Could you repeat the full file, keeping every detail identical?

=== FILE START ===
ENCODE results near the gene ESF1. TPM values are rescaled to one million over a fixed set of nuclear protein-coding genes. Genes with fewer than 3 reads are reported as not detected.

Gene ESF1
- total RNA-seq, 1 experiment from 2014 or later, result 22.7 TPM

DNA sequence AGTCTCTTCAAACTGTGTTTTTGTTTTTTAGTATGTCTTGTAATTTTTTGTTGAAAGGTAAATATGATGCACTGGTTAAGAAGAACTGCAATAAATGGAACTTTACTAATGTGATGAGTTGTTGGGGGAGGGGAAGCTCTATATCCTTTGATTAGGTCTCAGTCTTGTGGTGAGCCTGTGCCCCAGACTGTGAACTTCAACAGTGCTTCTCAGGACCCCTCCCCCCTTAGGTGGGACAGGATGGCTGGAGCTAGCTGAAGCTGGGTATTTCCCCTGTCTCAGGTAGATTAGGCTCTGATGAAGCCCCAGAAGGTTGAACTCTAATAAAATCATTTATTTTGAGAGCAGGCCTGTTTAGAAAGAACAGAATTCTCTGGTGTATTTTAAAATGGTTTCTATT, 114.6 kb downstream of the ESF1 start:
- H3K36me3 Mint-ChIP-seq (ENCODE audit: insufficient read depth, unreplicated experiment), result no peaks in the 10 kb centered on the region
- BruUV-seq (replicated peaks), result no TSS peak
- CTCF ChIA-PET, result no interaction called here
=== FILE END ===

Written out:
ENCODE results near the gene ESF1. TPM values are rescaled to one million over a fixed set of nuclear protein-coding genes. Genes with fewer than 3 reads are reported as not detected.

Gene ESF1
- total RNA-seq, 1 experiment from 2014 or later, result 22.7 TPM

DNA sequence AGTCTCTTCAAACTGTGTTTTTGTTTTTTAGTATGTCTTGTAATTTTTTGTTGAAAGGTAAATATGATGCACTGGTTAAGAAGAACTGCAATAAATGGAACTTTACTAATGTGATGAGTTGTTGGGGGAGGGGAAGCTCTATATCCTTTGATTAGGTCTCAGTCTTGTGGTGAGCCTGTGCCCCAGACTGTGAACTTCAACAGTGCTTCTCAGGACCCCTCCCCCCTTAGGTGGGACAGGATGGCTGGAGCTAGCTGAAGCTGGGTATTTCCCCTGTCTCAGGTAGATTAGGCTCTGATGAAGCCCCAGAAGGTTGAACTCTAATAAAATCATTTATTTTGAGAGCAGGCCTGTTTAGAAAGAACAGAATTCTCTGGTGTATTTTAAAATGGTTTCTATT, 114.6 kb downstream of the ESF1 start:
- H3K36me3 Mint-ChIP-seq (ENCODE audit: insufficient read depth, unreplicated experiment), result no peaks in the 10 kb centered on the region
- BruUV-seq (replicated peaks), result no TSS peak
- CTCF ChIA-PET, result no interaction called here